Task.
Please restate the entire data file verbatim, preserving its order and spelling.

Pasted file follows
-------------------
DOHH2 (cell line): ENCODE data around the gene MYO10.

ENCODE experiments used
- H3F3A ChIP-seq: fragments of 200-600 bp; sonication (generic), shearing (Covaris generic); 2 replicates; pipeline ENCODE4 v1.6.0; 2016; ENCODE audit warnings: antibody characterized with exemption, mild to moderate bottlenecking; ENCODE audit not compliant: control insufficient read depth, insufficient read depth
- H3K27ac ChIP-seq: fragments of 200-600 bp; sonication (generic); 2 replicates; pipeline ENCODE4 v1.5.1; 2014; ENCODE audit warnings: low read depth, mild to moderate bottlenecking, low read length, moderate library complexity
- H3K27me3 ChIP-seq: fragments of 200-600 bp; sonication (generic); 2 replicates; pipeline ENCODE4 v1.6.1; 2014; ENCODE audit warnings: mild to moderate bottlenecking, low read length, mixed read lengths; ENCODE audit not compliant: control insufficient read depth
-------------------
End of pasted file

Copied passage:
DOHH2 (cell line): ENCODE data around the gene MYO10.

ENCODE experiments used
- H3F3A ChIP-seq: fragments of 200-600 bp; sonication (generic), shearing (Covaris generic); 2 replicates; pipeline ENCODE4 v1.6.0; 2016; ENCODE audit warnings: antibody characterized with exemption, mild to moderate bottlenecking; ENCODE audit not compliant: control insufficient read depth, insufficient read depth
- H3K27ac ChIP-seq: fragments of 200-600 bp; sonication (generic); 2 replicates; pipeline ENCODE4 v1.5.1; 2014; ENCODE audit warnings: low read depth, mild to moderate bottlenecking, low read length, moderate library complexity
- H3K27me3 ChIP-seq: fragments of 200-600 bp; sonication (generic); 2 replicates; pipeline ENCODE4 v1.6.1; 2014; ENCODE audit warnings: mild to moderate bottlenecking, low read length, mixed read lengths; ENCODE audit not compliant: control insufficient read depth